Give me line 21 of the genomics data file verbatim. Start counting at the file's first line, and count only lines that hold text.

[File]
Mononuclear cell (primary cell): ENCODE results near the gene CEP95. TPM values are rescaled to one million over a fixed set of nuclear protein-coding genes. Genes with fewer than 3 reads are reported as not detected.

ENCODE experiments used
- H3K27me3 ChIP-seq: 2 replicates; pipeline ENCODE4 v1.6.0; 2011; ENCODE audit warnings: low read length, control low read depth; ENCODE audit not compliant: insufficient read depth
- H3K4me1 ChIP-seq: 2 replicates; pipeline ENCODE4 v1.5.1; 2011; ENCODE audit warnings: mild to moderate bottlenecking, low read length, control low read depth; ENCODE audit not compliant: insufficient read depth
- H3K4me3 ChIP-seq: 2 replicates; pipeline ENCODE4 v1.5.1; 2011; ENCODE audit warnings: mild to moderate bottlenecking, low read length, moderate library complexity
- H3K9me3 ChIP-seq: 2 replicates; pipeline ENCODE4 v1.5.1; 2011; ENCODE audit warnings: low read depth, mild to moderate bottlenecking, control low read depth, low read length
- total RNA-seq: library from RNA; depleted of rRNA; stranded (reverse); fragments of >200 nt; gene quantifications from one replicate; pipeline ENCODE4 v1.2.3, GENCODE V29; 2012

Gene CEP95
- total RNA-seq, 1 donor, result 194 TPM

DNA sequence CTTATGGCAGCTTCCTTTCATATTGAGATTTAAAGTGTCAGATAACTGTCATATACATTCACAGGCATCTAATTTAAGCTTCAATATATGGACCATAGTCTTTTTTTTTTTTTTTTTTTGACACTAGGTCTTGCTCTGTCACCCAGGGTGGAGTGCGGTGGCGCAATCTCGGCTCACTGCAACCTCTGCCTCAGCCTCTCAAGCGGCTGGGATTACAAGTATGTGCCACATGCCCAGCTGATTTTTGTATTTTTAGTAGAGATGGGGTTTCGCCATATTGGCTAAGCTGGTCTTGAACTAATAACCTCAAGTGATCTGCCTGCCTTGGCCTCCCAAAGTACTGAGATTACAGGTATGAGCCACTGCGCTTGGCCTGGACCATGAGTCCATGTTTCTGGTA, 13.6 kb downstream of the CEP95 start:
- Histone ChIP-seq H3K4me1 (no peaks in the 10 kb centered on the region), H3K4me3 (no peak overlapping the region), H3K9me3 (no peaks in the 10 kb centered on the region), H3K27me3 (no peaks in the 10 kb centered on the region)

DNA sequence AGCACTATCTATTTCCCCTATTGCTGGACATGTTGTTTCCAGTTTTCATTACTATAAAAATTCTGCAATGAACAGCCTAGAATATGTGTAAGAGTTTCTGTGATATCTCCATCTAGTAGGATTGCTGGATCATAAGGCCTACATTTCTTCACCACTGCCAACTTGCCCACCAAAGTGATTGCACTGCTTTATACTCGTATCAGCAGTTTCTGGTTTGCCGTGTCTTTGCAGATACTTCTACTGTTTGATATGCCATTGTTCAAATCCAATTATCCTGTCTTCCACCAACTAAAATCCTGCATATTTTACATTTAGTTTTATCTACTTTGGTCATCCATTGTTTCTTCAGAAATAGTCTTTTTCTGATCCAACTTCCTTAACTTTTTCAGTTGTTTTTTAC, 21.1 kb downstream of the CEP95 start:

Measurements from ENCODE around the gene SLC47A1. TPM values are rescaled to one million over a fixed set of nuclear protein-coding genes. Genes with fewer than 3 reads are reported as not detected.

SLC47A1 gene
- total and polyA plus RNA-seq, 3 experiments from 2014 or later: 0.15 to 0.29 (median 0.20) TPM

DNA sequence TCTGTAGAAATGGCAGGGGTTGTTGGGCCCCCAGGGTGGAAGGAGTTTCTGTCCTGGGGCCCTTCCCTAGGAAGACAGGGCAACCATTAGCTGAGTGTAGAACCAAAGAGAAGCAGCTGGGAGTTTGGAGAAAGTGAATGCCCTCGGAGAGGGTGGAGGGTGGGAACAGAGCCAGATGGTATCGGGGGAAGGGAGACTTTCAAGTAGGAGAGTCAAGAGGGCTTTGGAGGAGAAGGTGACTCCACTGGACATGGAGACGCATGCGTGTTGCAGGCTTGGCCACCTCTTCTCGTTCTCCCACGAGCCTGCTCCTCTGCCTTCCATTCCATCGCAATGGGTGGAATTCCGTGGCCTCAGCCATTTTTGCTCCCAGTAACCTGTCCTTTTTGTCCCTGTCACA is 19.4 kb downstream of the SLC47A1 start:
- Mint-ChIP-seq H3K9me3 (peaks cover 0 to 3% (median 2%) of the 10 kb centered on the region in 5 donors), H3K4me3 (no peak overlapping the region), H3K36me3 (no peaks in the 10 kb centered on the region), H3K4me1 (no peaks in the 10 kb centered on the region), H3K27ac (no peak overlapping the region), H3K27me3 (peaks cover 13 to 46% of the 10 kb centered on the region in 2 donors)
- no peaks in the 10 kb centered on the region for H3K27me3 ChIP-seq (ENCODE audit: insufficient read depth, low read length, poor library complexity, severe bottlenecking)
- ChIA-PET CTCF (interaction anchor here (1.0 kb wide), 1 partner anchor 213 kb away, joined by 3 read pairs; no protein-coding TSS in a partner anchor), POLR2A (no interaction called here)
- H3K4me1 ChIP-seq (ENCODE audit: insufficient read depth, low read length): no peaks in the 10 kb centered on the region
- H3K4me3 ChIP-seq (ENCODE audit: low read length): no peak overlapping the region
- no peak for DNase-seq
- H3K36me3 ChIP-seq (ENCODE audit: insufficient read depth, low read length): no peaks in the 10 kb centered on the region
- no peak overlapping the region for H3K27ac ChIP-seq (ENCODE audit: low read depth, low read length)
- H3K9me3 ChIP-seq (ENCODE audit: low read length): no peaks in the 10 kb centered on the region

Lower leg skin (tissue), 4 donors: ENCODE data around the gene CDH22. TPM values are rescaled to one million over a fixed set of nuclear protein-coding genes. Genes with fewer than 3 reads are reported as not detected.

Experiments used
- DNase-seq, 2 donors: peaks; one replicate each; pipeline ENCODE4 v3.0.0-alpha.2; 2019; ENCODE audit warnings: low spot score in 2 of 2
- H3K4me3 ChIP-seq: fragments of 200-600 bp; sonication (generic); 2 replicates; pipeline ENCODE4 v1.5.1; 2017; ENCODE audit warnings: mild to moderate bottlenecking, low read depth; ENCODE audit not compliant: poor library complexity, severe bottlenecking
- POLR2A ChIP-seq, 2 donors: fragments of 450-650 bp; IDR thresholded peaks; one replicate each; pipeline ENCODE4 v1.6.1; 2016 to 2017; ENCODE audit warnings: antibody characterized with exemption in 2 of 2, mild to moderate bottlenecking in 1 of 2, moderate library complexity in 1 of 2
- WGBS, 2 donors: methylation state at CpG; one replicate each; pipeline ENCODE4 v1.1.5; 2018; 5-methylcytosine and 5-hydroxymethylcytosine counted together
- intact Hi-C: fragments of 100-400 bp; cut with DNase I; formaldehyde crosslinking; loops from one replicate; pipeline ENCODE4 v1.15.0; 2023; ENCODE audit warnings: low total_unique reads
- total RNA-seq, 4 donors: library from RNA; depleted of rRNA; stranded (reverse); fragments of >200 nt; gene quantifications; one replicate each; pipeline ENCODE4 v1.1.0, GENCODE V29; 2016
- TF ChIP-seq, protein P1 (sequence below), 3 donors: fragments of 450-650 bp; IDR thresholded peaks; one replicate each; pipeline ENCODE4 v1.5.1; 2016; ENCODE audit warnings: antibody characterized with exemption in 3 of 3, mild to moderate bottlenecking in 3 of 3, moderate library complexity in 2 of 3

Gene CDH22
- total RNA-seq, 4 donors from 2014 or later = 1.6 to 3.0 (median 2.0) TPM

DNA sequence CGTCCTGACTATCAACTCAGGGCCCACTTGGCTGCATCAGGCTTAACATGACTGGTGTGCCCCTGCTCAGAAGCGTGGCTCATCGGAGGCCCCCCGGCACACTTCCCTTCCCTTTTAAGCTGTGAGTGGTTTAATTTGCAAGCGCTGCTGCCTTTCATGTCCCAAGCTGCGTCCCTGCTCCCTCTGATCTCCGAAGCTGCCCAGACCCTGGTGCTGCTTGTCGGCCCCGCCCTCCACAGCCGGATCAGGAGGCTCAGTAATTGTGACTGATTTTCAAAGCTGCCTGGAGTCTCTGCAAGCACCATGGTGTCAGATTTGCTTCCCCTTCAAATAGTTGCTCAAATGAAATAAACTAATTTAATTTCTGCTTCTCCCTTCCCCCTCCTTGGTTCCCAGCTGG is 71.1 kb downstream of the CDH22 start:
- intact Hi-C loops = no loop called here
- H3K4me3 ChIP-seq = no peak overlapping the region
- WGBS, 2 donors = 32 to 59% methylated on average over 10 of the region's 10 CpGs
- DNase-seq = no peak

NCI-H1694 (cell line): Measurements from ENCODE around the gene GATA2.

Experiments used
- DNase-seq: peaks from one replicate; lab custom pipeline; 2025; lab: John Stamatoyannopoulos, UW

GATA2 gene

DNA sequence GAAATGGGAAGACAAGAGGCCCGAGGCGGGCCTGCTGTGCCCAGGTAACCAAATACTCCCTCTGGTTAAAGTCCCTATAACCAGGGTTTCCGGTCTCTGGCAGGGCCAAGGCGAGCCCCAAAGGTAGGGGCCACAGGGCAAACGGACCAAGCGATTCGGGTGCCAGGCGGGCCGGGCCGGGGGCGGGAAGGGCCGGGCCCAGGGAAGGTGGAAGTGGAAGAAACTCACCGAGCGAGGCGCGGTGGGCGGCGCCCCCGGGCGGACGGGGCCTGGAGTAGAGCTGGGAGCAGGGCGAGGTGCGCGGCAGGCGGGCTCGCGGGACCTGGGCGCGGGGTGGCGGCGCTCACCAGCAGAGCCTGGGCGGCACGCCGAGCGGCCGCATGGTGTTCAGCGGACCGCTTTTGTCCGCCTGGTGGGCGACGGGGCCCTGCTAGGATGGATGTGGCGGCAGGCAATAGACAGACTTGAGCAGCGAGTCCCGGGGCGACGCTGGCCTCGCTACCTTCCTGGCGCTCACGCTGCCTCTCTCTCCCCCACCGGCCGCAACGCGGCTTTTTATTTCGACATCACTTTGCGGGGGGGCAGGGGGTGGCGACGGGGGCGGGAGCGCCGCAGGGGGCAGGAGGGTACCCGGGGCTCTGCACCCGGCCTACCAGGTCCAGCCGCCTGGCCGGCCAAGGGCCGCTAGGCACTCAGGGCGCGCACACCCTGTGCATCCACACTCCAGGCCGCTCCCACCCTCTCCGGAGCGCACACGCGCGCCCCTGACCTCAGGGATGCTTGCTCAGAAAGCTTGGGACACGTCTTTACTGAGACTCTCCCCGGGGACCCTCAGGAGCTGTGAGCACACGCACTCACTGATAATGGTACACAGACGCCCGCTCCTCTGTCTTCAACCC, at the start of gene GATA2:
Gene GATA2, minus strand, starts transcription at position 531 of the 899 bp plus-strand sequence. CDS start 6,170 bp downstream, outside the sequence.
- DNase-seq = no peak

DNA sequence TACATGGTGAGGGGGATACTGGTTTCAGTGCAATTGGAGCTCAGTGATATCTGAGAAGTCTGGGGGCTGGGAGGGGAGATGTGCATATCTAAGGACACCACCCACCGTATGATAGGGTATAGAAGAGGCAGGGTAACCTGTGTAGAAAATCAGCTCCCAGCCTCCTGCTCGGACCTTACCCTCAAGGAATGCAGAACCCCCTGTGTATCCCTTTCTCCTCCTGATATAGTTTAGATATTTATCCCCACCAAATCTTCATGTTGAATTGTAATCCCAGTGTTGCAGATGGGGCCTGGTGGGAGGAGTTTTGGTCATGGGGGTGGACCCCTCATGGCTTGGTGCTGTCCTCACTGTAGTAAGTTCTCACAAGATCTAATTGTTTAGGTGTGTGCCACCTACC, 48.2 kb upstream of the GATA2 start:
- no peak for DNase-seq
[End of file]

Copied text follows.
- H3K4me3 ChIP-seq (ENCODE audit: low read length): no peak overlapping the region